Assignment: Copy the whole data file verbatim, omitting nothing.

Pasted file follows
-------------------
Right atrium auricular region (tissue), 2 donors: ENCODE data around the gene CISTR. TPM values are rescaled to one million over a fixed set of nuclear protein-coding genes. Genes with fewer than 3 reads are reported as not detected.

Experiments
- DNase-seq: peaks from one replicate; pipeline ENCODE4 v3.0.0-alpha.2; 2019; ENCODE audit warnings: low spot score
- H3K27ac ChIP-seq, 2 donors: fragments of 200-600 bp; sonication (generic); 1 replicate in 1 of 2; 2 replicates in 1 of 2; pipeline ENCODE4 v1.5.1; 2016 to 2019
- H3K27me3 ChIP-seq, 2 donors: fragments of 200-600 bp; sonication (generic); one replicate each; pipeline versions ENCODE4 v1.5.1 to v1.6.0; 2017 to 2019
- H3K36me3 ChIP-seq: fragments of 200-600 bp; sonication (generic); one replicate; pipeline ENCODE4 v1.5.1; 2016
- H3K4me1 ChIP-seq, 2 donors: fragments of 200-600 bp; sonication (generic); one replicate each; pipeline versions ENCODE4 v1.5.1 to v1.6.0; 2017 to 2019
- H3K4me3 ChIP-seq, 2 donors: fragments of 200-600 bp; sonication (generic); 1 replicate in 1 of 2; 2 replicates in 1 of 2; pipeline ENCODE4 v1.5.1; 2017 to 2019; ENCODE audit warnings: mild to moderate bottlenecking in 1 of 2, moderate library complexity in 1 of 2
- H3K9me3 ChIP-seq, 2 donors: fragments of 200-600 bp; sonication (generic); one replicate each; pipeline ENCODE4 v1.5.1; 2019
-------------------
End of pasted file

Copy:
Right atrium auricular region (tissue), 2 donors: ENCODE data around the gene CISTR. TPM values are rescaled to one million over a fixed set of nuclear protein-coding genes. Genes with fewer than 3 reads are reported as not detected.

Experiments
- DNase-seq: peaks from one replicate; pipeline ENCODE4 v3.0.0-alpha.2; 2019; ENCODE audit warnings: low spot score
- H3K27ac ChIP-seq, 2 donors: fragments of 200-600 bp; sonication (generic); 1 replicate in 1 of 2; 2 replicates in 1 of 2; pipeline ENCODE4 v1.5.1; 2016 to 2019
- H3K27me3 ChIP-seq, 2 donors: fragments of 200-600 bp; sonication (generic); one replicate each; pipeline versions ENCODE4 v1.5.1 to v1.6.0; 2017 to 2019
- H3K36me3 ChIP-seq: fragments of 200-600 bp; sonication (generic); one replicate; pipeline ENCODE4 v1.5.1; 2016
- H3K4me1 ChIP-seq, 2 donors: fragments of 200-600 bp; sonication (generic); one replicate each; pipeline versions ENCODE4 v1.5.1 to v1.6.0; 2017 to 2019
- H3K4me3 ChIP-seq, 2 donors: fragments of 200-600 bp; sonication (generic); 1 replicate in 1 of 2; 2 replicates in 1 of 2; pipeline ENCODE4 v1.5.1; 2017 to 2019; ENCODE audit warnings: mild to moderate bottlenecking in 1 of 2, moderate library complexity in 1 of 2
- H3K9me3 ChIP-seq, 2 donors: fragments of 200-600 bp; sonication (generic); one replicate each; pipeline ENCODE4 v1.5.1; 2019